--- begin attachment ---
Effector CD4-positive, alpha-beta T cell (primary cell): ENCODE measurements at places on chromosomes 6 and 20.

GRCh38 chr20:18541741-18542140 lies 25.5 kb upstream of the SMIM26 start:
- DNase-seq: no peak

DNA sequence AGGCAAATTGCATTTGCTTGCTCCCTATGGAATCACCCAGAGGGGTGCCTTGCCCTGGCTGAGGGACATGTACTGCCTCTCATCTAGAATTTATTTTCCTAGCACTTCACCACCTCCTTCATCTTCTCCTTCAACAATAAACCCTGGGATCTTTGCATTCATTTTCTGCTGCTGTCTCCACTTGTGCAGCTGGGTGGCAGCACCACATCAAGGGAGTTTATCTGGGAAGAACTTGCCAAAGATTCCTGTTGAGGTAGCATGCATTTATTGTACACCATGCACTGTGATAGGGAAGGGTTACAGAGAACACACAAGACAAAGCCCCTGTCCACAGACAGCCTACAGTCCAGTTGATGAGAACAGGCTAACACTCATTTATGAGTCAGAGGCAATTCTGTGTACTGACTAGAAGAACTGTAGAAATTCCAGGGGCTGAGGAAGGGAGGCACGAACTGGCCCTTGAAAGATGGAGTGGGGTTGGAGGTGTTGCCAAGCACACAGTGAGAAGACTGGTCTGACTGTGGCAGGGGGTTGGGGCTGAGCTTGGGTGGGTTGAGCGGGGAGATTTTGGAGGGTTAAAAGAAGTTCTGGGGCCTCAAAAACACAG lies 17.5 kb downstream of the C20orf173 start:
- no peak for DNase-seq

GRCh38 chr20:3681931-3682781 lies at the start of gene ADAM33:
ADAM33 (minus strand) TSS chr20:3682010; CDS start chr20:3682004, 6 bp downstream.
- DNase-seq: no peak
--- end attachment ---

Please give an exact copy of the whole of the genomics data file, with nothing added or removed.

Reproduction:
Effector CD4-positive, alpha-beta T cell (primary cell): ENCODE measurements at places on chromosomes 6 and 20.

GRCh38 chr20:18541741-18542140 lies 25.5 kb upstream of the SMIM26 start:
- DNase-seq: no peak

DNA sequence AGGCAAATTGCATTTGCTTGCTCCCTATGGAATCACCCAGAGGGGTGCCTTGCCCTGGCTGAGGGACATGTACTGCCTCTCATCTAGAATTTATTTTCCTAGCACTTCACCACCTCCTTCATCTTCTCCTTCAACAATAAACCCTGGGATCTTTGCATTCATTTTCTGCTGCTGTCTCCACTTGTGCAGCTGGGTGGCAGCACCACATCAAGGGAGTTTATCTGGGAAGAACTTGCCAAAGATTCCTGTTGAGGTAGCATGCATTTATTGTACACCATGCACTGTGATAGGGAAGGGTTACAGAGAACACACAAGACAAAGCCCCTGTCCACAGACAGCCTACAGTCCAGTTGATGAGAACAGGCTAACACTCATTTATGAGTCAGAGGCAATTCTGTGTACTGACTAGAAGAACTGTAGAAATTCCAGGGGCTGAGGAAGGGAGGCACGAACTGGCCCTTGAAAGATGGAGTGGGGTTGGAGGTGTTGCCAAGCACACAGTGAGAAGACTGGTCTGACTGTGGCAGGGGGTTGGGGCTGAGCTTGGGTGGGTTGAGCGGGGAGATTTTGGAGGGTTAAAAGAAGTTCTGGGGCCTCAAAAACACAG lies 17.5 kb downstream of the C20orf173 start:
- no peak for DNase-seq

GRCh38 chr20:3681931-3682781 lies at the start of gene ADAM33:
ADAM33 (minus strand) TSS chr20:3682010; CDS start chr20:3682004, 6 bp downstream.
- DNase-seq: no peak